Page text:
Operating accounts. An operating account is generally used to pay your business expenses and deposit income. This is a very important account for preparing tax returns, for budget planning, and for the basic operations of the business. It is also a good idea to have a separate operating account for bill payments and electronic payments. Having a separate account that has minimal funds for electronic transactions can prevent fraudulent transactions from hitting a large amount. When opening operating accounts, make sure you are aware of balances and the Federal Deposit Insurance Corporation (FDIC) insurance amounts.
Trust accounts. This is also an important account to keep track of your client funds. Some practices require more than one account depending on balances and the type of clients. You must understand your state bar rules regarding managing trust account funds. Some states require special procedures to set up such accounts and special accounting rules. It is critical that you read the trust accounting rules in the state where you are licensed and practicing. Failure to properly account for trust account monies is one of the most common reasons that attorneys are disbarred. A good practice is to never tie your debit card to a trust account. Also, make sure your trust account does not have electronic transfer capability. Losing money from a trust account can be devasting if the account is compromised. Protecting the trust account in every way you can is protecting your law license.
Payroll accounts. Generally, it is a good idea to use a separate account to pay employees. A payroll account is used for wages and payroll taxes. Often these types of expenses are electronically transferred to employees and also to taxing authorities. Keeping this account separate is important to prevent unauthorized withdrawals.
Escrow accounts. An escrow account or several of them may be needed in various practice areas such as real estate or business closings. Depending on the amounts in question, a separate account may be necessary for each transaction.
How Do I Finance My Business?
There are two basic ways to finance a law practice: equity and debt. When selecting funding, the advice of a CPA is critical to help you select the most advantageous financial position. Armed with a budget and a CPA, you will be in the best position to determine which method of financing is best for your firm.
Equity financing. Equity is financing the business with cash. In general, only law-licensed individuals can fund a practice and take an ownership equity interest. An equity interest is completely at risk and may or may not be paid back. Partnering up may be one way to finance a law practice, as is utilizing individual savings. If you invite other lawyers to join your business, you need to develop appropriate business entity documents to finance your business in your state. You may need a partnership or corporate entity. The funds deposited to the firm need to be properly accounted for.
Loans and credit cards. Loans and credit cards are types of debt financing. There are many types of loans that can finance your business, and once again research is key to determine the right option for your practice. If you are purchasing an office, you may need to obtain a secured real estate loan. You may need an unsecured loan to tide your business over for operating expenses. Many law firms look to small business loans to finance their practices.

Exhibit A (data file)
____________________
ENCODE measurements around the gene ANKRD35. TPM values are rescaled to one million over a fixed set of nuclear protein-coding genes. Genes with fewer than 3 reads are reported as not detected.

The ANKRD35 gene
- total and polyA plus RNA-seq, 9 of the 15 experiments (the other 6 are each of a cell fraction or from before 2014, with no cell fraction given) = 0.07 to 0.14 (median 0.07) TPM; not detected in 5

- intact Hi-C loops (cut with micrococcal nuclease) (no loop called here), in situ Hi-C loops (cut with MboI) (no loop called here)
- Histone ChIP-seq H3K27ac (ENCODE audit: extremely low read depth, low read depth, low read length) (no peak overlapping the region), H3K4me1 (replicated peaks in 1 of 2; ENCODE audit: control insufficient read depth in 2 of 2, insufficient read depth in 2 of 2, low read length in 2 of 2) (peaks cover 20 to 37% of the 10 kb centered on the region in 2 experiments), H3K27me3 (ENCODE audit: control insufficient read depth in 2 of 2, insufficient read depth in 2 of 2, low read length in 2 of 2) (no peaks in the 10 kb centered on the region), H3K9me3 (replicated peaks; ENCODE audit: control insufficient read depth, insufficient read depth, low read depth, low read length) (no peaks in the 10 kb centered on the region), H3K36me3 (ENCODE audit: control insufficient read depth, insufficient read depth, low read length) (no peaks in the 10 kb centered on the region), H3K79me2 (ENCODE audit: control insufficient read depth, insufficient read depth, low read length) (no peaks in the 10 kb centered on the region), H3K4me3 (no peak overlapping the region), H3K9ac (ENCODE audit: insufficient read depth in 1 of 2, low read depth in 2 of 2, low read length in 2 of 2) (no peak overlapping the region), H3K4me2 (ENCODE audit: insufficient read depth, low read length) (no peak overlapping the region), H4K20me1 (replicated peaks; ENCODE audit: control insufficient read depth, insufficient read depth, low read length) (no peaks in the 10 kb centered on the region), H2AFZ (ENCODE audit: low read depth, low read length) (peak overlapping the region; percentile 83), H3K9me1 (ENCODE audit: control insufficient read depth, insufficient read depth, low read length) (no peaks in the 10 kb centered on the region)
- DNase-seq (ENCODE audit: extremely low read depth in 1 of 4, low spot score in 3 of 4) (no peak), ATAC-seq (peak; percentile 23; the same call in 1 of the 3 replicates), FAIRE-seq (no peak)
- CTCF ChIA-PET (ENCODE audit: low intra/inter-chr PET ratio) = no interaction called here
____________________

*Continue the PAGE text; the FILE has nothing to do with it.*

Many law firms utilize credit cards to finance short-term expenses. Utilizing credit cards also requires research. Many bar associations, including the American Bar Association, have providers that you may use. It is important to review the interest rate and other perks such as cash back or points.
Factoring receivables. Factoring receivables is a process of essentially selling monies owed on cases rather than collecting the fees due. This allows your firm to receive a cash flow more quickly to grow your business. Factoring is essentially selling the amounts due and payable to a firm for a lesser amount to get paid faster. Various companies purchase receivables at various rates, and it is important to research the charges. It is also important that your fee agreements comply with your jurisdiction’s requirements regarding proper disclosure to clients that fees due and payable may be factored.
Litigation insurance. One of the new ways to finance and protect your firm is litigation insurance. Litigation insurance is generally used in contingency cases. If a case is lost, costs are generally covered by the insurance; if a case is won, the costs are reimbursed. It is important to make sure your state bar allows such financing of litigation costs.
Lease contracts. Although most lawyers do not think about leasing as a way to finance a practice, the reality is most lawyers and law firms use leases every day to run the business. The most common lease is a cell phone contract lease, which everyone is generally familiar with. However, leases are available for many of the tools needed for law practices, such as computers and automobiles. It is very important to incorporate such leases into your budget. It is also important to read your lease. You would be surprised how many lawyers running law firms fail to read the terms of the contract before signing.
Summing It All Up
This article only summarizes a few basic financial considerations of a law practice. Unlike other businesses, bar rules impact financial considerations in numerous respects, such as equity financing and trust accounts, which makes the financial aspects of the business challenging. The basic principles remain the same, but they are rarely followed on a daily basis by practitioners. Don’t just blindly run your firm’s finances or you will become one of the many law practices that fail. Running a law practices is more than just hoping the income from your next case covers your expenses; it requires careful and thoughtful long-term financial planning for success.